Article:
#1
so i just bought a cheap cassette deck because i thought it would be fun to experiment with low-fi sounds. i recorded a bit of a song on my computer through my mixer and m-audio fast track, then rerecorded the song to tape and back to my computer.

i was planning on attempting to layer the tape track with the original track. i got the first transient of the original and the tape in time with each other, but as i'm playing through the whole thing, the tape slowly gets more and more out of time. to the point where it's more than a beat off. i have absolutely no experience with tape/analog. was just wondering if someone could give me some pointers on what i'm doing wrong and how to fix it, if possible.
#2
Check the motors, they may have gotten caught or something. Also try new tape, since it is analog there are a whole bunch of things going on that can affect the sound.
#3
I think you already know the answer to this one.

You say that you bought a cheap cassette deck. The problem with cheap tape decks, is the voltage regulation isn't always up to snuff. If the voltage varies even the slightest, you end up with a motor that doesn't maintain an accurate speed. Unless you decide to spend more, you can really forget about trying to synch this cheap unit to your other audio source - it ain't gonna happen.
#4
If you want to experiment with that sort of thing, maybe get an old cassette four-track?

*shudders*

It won't take you long to wonder "what the hell was I thinking?" Back in the day, when it was our only way to make multitrack recordings, we thought it was pretty awesome. After being spoiled with the offerings of newer technology, I think I'd rather give up recording altogether than to go back to that, personally.

CT
Could I get some more talent in the monitors, please?

I know it sounds crazy, but try to learn to inhale your voice. www.thebelcantotechnique.com

Chris is the king of relating music things to other objects in real life.
#5
Quote by maggot9779
Check the motors, they may have gotten caught or something. Also try new tape, since it is analog there are a whole bunch of things going on that can affect the sound.


checked them. nothing wrong, and i was using new tape.

Quote by KG6_Steven
I think you already know the answer to this one.

You say that you bought a cheap cassette deck. The problem with cheap tape decks, is the voltage regulation isn't always up to snuff. If the voltage varies even the slightest, you end up with a motor that doesn't maintain an accurate speed. Unless you decide to spend more, you can really forget about trying to synch this cheap unit to your other audio source - it ain't gonna happen.


aaah. okay, that makes sense. thanks.

Quote by axemanchris
If you want to experiment with that sort of thing, maybe get an old cassette four-track?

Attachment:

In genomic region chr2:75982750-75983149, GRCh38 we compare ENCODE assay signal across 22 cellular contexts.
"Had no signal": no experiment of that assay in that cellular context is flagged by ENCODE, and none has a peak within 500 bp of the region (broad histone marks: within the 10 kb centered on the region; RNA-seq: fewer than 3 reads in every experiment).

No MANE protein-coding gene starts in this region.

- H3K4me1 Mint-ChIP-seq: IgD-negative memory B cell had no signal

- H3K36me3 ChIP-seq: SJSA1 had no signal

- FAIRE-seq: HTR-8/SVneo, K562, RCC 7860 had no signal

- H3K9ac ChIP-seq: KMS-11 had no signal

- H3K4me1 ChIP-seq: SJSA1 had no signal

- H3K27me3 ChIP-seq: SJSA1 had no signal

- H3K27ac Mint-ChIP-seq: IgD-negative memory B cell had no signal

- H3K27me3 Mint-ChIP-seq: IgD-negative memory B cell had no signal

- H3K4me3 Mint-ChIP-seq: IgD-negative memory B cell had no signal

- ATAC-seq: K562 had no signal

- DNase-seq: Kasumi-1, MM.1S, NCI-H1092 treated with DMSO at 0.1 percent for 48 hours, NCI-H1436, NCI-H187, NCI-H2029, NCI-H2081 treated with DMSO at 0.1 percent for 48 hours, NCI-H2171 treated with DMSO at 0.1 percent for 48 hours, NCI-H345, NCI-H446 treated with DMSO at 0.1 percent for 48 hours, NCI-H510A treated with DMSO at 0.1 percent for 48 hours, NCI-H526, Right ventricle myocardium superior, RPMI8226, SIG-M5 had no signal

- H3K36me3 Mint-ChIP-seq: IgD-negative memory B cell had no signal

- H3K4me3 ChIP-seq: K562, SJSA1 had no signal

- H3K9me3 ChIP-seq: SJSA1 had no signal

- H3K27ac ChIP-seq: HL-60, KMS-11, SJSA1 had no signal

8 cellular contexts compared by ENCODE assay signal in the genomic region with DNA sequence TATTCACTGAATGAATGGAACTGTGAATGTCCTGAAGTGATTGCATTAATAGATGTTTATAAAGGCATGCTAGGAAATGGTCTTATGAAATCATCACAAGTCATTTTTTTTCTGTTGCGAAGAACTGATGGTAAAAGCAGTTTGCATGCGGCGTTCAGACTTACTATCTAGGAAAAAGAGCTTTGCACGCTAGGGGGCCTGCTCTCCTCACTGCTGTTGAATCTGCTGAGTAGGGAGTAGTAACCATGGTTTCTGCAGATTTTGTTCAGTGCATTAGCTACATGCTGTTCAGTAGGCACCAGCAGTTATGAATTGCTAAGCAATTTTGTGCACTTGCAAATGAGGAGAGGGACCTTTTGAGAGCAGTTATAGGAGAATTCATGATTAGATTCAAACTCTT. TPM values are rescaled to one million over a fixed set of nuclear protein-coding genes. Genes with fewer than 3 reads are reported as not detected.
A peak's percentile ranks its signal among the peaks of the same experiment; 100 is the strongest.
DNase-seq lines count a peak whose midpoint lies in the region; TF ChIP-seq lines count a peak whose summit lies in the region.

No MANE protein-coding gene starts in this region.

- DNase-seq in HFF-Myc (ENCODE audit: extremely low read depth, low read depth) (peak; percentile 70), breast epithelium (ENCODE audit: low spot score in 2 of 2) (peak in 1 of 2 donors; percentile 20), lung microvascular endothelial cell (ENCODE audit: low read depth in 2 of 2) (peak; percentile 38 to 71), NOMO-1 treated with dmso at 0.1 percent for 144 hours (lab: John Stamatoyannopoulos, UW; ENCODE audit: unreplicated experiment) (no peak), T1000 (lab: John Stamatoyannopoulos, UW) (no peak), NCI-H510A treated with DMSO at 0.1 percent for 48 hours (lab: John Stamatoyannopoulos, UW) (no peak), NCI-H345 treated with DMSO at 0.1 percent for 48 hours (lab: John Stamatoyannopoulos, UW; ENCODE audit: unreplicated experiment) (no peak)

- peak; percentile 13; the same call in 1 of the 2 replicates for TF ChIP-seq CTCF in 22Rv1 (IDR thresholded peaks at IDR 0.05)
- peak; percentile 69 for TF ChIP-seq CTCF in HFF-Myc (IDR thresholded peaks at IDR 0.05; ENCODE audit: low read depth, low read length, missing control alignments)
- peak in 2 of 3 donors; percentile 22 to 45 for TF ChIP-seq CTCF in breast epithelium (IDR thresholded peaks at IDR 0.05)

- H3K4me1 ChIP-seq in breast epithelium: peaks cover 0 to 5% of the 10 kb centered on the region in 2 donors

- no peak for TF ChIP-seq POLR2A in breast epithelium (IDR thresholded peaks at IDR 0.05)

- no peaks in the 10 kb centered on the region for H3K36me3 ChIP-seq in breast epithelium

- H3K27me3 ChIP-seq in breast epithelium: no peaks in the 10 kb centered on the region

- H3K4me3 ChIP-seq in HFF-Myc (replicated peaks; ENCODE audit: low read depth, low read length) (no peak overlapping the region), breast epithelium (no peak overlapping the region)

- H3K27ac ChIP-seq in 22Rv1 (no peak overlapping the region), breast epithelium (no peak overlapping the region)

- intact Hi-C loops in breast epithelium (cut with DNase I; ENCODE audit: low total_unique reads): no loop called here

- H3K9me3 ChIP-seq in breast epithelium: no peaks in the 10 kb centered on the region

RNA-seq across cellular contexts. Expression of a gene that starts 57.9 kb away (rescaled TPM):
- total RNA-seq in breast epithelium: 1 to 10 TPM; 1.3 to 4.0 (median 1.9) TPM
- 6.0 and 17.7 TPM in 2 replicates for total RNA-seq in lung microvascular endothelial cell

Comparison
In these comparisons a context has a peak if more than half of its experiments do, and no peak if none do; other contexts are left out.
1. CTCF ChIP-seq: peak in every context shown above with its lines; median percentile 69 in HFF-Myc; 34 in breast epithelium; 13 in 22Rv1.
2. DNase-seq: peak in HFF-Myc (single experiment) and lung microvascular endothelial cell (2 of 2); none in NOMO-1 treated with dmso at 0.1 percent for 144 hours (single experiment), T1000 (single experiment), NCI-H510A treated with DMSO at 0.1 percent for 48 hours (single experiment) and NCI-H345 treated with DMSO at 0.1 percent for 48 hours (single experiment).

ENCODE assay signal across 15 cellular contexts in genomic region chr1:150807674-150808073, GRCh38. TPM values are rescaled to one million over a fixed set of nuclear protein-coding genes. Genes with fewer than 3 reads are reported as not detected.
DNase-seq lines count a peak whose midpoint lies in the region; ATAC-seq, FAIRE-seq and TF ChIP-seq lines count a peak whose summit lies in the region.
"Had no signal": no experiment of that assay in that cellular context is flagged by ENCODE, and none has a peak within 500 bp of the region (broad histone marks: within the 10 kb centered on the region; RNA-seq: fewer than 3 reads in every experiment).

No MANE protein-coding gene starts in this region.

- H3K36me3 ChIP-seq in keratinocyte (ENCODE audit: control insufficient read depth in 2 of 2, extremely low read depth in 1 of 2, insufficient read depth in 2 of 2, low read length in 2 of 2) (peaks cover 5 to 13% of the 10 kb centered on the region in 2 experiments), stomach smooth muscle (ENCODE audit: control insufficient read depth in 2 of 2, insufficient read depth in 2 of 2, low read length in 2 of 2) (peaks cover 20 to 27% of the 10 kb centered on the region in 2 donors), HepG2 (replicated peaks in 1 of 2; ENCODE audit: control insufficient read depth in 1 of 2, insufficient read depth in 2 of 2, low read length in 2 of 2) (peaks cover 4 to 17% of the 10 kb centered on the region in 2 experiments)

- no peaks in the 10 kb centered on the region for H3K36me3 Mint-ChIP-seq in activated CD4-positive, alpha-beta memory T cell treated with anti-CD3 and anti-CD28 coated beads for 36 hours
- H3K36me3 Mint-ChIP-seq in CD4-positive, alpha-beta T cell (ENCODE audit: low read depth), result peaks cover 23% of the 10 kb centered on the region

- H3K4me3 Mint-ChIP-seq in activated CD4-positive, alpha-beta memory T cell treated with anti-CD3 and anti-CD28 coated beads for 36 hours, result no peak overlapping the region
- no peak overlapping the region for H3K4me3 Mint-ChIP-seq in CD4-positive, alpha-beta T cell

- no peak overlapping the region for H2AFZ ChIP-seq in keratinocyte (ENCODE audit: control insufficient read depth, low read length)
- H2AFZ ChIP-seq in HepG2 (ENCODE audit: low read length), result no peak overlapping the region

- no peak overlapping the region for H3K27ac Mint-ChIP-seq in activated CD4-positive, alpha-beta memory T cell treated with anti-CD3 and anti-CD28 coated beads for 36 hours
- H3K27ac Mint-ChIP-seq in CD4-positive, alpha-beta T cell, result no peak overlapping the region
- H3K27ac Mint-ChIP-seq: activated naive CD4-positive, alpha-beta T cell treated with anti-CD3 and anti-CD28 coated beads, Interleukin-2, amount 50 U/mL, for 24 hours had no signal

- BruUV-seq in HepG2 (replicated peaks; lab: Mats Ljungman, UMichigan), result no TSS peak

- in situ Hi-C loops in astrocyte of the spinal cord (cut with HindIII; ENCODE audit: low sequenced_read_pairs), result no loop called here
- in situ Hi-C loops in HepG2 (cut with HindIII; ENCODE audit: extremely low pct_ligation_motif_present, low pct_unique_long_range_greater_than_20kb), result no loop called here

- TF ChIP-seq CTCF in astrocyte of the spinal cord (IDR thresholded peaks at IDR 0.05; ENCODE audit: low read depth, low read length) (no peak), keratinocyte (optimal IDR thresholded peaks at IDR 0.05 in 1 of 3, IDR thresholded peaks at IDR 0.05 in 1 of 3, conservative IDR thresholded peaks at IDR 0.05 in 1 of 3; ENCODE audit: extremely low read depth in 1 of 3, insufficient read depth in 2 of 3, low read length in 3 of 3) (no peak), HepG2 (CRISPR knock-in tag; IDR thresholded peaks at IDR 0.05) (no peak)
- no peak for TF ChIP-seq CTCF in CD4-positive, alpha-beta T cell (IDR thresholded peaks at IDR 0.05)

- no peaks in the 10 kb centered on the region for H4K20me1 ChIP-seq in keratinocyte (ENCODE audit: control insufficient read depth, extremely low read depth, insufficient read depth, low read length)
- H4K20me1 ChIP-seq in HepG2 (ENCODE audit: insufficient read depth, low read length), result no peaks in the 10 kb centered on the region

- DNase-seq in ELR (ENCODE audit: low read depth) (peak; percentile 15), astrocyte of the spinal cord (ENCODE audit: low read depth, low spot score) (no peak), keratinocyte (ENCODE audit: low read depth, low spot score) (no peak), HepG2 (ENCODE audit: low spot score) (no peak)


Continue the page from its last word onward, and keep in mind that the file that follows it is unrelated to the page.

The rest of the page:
*shudders*

It won't take you long to wonder "what the hell was I thinking?" Back in the day, when it was our only way to make multitrack recordings, we thought it was pretty awesome. After being spoiled with the offerings of newer technology, I think I'd rather give up recording altogether than to go back to that, personally.

CT


i'm thinking about it now. just bought a cheap one because i'm in college so my money is pretty tight, thought it might work but you get what you pay for i guess.

and i don't know dude. tape has a different sound to it and i wanted to see if there was any way i could exploit it and make something interesting. plus i don't know anything about analog, just figured that if i'm going to learn how to record and produce i might as well know more about the different methods you can use. even if it's outdated.
#6
Quote by Dregen

and i don't know dude. tape has a different sound to it and i wanted to see if there was any way i could exploit it and make something interesting. plus i don't know anything about analog, just figured that if i'm going to learn how to record and produce i might as well know more about the different methods you can use. even if it's outdated.

If it works for your sound, go ahead. For what it's worth, one of my favorite bands recorded the drums from their newest album digitally first, then to analog tapes (probably on a decent quality deck, but still), and then ripped it back to digital. I thought they were a bit crazy to do that, but to each his own, I guess.
#7
When people talk about "recording to tape," they're not talking about cassette tape, they're talking about reel-to-reel 1/2" and 2" tape machines.
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#8
The difference between professional reel-to-reel tape (generally 2" at 15IPS or above) and consumer cassette tape (1/8" at 1⅞ IPS or so) is absolutely enormous.

Bouncing to cassette tape and back is a waste of time unless you're seeking a very specific effect. If you just want to add analog warmth to your mixes without the high cost, try free plugins like Ferox, Reelbus, FerricTDS, TesslaPRO etc.


That cassette deck you bought is far from worthless though - it's still a really quick and fun way to record rough demos and ideas with minimal hassle.
#9
If you really want to hear warmth in a recording, may I suggest "Brothers In Arms" by Dire Straits. It's a wonderful sounding record.

Compare it to the harshness of AC/DC's "Fly On the Wall" album, recorded at the same time, the difference is really quite remarkable.

Oh, and by the way.... one was digitally done from start to finish, and the other was recorded to tape and only converted to digital in the manufacturing process... but which was which might surprise you.

CT
Could I get some more talent in the monitors, please?

I know it sounds crazy, but try to learn to inhale your voice. www.thebelcantotechnique.com

Chris is the king of relating music things to other objects in real life.